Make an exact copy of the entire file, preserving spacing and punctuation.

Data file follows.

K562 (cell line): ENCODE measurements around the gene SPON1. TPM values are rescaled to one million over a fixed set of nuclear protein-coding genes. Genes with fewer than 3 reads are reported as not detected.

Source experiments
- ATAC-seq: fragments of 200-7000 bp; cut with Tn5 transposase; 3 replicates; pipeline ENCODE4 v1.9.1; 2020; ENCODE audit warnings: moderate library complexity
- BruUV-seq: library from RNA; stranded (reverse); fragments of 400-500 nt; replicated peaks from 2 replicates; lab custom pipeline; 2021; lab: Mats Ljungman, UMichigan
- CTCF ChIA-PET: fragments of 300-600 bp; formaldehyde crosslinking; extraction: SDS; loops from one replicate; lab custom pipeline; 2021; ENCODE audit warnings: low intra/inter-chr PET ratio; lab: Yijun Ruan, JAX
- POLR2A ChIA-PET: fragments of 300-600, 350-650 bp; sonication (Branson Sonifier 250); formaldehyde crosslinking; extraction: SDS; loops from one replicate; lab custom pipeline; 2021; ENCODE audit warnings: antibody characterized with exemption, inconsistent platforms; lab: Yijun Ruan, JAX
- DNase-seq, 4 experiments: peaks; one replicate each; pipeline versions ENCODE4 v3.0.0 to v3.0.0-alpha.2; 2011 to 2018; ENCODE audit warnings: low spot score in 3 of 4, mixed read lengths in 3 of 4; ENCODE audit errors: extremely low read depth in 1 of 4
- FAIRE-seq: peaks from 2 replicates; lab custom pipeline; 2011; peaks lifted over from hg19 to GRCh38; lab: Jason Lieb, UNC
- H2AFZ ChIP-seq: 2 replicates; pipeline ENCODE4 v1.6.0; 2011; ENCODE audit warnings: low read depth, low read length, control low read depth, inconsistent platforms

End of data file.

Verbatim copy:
K562 (cell line): ENCODE measurements around the gene SPON1. TPM values are rescaled to one million over a fixed set of nuclear protein-coding genes. Genes with fewer than 3 reads are reported as not detected.

Source experiments
- ATAC-seq: fragments of 200-7000 bp; cut with Tn5 transposase; 3 replicates; pipeline ENCODE4 v1.9.1; 2020; ENCODE audit warnings: moderate library complexity
- BruUV-seq: library from RNA; stranded (reverse); fragments of 400-500 nt; replicated peaks from 2 replicates; lab custom pipeline; 2021; lab: Mats Ljungman, UMichigan
- CTCF ChIA-PET: fragments of 300-600 bp; formaldehyde crosslinking; extraction: SDS; loops from one replicate; lab custom pipeline; 2021; ENCODE audit warnings: low intra/inter-chr PET ratio; lab: Yijun Ruan, JAX
- POLR2A ChIA-PET: fragments of 300-600, 350-650 bp; sonication (Branson Sonifier 250); formaldehyde crosslinking; extraction: SDS; loops from one replicate; lab custom pipeline; 2021; ENCODE audit warnings: antibody characterized with exemption, inconsistent platforms; lab: Yijun Ruan, JAX
- DNase-seq, 4 experiments: peaks; one replicate each; pipeline versions ENCODE4 v3.0.0 to v3.0.0-alpha.2; 2011 to 2018; ENCODE audit warnings: low spot score in 3 of 4, mixed read lengths in 3 of 4; ENCODE audit errors: extremely low read depth in 1 of 4
- FAIRE-seq: peaks from 2 replicates; lab custom pipeline; 2011; peaks lifted over from hg19 to GRCh38; lab: Jason Lieb, UNC
- H2AFZ ChIP-seq: 2 replicates; pipeline ENCODE4 v1.6.0; 2011; ENCODE audit warnings: low read depth, low read length, control low read depth, inconsistent platforms